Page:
In a UND class, rocket nets, night vision and explosives

John Paulson directs students in spreading a ricket net during University of North Dakota wildlife management class. ©Wildlife Services

In September, University of North Dakota students in Susan Felege’s wildlife management class —  many of them TWS student chapter members — attended an 8-hour workshop presented by the Wildlife Services-North Dakota program.

The workshop covered a host of topics including general principles of managing human-wildlife conflicts, pesticide registration and use and management of wildlife hazards at airports.

Felege’s course has a pragmatic and hands-on emphasis, and she alternates the WS presentation with a workshop on fur harvest every other year.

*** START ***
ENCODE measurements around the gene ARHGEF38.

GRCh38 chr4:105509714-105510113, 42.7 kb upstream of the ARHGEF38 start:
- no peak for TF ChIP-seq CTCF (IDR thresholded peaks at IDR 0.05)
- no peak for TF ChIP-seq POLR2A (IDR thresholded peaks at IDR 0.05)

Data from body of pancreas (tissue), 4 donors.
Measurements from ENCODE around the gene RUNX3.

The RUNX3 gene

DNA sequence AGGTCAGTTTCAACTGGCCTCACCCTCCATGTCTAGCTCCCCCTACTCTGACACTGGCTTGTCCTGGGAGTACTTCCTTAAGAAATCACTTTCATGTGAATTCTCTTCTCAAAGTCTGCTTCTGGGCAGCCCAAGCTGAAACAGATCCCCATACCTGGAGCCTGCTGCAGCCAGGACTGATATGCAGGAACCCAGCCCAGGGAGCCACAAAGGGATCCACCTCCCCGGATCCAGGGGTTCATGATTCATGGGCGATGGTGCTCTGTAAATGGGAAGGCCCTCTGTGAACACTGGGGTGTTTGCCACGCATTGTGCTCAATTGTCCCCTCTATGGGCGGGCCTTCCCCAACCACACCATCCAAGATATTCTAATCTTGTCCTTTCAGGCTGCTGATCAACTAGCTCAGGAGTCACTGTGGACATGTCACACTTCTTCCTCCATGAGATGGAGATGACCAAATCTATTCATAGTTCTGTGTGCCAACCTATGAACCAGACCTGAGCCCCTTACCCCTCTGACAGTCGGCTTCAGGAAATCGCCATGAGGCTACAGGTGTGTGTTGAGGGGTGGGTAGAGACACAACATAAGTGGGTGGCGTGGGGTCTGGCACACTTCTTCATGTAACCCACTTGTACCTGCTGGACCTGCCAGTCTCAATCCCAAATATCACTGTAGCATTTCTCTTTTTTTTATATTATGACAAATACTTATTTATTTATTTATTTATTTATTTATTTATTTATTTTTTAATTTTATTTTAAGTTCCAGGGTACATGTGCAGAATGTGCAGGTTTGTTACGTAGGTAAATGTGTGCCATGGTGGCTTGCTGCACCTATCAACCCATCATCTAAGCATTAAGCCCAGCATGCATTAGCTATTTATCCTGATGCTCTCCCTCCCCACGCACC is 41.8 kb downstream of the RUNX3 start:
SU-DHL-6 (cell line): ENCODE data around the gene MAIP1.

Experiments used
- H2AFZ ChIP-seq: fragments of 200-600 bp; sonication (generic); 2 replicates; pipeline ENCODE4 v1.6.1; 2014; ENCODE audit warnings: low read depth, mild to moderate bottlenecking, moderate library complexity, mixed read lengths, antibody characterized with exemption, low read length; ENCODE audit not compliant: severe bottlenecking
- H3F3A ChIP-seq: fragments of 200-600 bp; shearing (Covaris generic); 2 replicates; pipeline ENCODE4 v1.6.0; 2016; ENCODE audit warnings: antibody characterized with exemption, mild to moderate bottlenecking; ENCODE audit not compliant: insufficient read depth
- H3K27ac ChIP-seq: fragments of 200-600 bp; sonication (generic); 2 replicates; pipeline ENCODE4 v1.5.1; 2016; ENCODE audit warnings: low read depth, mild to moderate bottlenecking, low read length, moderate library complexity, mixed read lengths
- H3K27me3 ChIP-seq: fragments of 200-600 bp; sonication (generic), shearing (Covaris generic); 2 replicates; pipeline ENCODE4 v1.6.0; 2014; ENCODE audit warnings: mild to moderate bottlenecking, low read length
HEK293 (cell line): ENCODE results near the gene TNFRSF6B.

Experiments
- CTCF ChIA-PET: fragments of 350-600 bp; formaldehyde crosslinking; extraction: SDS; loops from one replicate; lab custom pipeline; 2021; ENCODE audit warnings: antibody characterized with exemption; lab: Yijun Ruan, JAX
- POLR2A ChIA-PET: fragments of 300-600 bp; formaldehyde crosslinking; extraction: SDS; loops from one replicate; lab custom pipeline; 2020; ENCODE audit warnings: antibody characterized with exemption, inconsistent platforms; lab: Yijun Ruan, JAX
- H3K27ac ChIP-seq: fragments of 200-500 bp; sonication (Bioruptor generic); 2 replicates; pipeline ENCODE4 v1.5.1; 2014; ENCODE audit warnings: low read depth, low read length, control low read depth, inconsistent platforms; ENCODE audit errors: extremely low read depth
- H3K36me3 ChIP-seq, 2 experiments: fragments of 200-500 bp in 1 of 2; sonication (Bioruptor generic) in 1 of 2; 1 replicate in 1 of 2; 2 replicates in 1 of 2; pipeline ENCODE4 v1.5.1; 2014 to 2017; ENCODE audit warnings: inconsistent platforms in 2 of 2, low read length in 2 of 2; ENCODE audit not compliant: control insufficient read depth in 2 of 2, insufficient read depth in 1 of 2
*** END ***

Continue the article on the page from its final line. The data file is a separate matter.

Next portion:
Some of the 28 students, primarily upper-division and graduate students, assisted by setting up and stretching out rocket nets before firing. Several specialized techniques were also demonstrated: night vision and thermal imaging, suppressed weapons, electric fencing and fladry, auditory frightening devices and capture devices, such as the bear culvert trap. The use of high explosives for beaver damage management was also demonstrated.

A final session considered recommendations for entering the damage management field and skills and attitudes important for success.

Wildlife Services is a Strategic Partner of TWS.

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